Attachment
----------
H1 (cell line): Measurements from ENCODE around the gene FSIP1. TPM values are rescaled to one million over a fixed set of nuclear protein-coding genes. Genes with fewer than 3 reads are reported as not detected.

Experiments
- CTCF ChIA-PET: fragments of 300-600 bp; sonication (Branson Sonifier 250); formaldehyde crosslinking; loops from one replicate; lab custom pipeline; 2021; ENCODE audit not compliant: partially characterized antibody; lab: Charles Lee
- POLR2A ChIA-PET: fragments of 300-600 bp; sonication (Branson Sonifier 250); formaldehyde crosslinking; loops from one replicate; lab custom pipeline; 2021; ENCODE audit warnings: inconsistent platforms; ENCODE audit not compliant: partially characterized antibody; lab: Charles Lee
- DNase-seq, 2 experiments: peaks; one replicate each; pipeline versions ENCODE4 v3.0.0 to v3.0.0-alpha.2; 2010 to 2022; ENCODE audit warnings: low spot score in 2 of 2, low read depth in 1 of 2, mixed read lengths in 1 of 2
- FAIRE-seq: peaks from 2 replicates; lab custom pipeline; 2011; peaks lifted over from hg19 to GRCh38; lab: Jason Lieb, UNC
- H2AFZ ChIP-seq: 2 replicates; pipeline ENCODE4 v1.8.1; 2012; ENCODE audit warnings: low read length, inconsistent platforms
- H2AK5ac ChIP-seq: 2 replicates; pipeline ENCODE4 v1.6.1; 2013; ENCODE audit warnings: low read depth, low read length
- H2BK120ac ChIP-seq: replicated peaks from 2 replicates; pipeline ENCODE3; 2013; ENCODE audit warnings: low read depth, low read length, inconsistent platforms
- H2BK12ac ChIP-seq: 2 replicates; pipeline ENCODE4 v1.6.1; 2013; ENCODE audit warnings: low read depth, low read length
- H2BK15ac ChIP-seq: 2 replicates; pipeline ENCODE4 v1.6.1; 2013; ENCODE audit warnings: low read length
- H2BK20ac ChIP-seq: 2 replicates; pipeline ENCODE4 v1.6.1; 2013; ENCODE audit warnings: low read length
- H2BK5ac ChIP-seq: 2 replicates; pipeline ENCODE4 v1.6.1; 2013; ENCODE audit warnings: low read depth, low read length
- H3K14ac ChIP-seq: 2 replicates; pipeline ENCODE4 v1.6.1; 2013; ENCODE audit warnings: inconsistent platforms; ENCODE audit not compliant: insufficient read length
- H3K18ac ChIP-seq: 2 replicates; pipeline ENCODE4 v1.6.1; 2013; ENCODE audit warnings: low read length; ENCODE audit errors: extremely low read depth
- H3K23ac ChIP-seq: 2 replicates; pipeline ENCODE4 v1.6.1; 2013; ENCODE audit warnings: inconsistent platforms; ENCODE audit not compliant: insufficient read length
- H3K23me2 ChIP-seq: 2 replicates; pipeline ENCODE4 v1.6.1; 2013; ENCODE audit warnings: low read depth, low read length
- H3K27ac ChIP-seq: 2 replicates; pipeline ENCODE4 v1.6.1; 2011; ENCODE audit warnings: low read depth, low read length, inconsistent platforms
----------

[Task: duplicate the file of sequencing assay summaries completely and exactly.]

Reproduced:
H1 (cell line): Measurements from ENCODE around the gene FSIP1. TPM values are rescaled to one million over a fixed set of nuclear protein-coding genes. Genes with fewer than 3 reads are reported as not detected.

Experiments
- CTCF ChIA-PET: fragments of 300-600 bp; sonication (Branson Sonifier 250); formaldehyde crosslinking; loops from one replicate; lab custom pipeline; 2021; ENCODE audit not compliant: partially characterized antibody; lab: Charles Lee
- POLR2A ChIA-PET: fragments of 300-600 bp; sonication (Branson Sonifier 250); formaldehyde crosslinking; loops from one replicate; lab custom pipeline; 2021; ENCODE audit warnings: inconsistent platforms; ENCODE audit not compliant: partially characterized antibody; lab: Charles Lee
- DNase-seq, 2 experiments: peaks; one replicate each; pipeline versions ENCODE4 v3.0.0 to v3.0.0-alpha.2; 2010 to 2022; ENCODE audit warnings: low spot score in 2 of 2, low read depth in 1 of 2, mixed read lengths in 1 of 2
- FAIRE-seq: peaks from 2 replicates; lab custom pipeline; 2011; peaks lifted over from hg19 to GRCh38; lab: Jason Lieb, UNC
- H2AFZ ChIP-seq: 2 replicates; pipeline ENCODE4 v1.8.1; 2012; ENCODE audit warnings: low read length, inconsistent platforms
- H2AK5ac ChIP-seq: 2 replicates; pipeline ENCODE4 v1.6.1; 2013; ENCODE audit warnings: low read depth, low read length
- H2BK120ac ChIP-seq: replicated peaks from 2 replicates; pipeline ENCODE3; 2013; ENCODE audit warnings: low read depth, low read length, inconsistent platforms
- H2BK12ac ChIP-seq: 2 replicates; pipeline ENCODE4 v1.6.1; 2013; ENCODE audit warnings: low read depth, low read length
- H2BK15ac ChIP-seq: 2 replicates; pipeline ENCODE4 v1.6.1; 2013; ENCODE audit warnings: low read length
- H2BK20ac ChIP-seq: 2 replicates; pipeline ENCODE4 v1.6.1; 2013; ENCODE audit warnings: low read length
- H2BK5ac ChIP-seq: 2 replicates; pipeline ENCODE4 v1.6.1; 2013; ENCODE audit warnings: low read depth, low read length
- H3K14ac ChIP-seq: 2 replicates; pipeline ENCODE4 v1.6.1; 2013; ENCODE audit warnings: inconsistent platforms; ENCODE audit not compliant: insufficient read length
- H3K18ac ChIP-seq: 2 replicates; pipeline ENCODE4 v1.6.1; 2013; ENCODE audit warnings: low read length; ENCODE audit errors: extremely low read depth
- H3K23ac ChIP-seq: 2 replicates; pipeline ENCODE4 v1.6.1; 2013; ENCODE audit warnings: inconsistent platforms; ENCODE audit not compliant: insufficient read length
- H3K23me2 ChIP-seq: 2 replicates; pipeline ENCODE4 v1.6.1; 2013; ENCODE audit warnings: low read depth, low read length
- H3K27ac ChIP-seq: 2 replicates; pipeline ENCODE4 v1.6.1; 2011; ENCODE audit warnings: low read depth, low read length, inconsistent platforms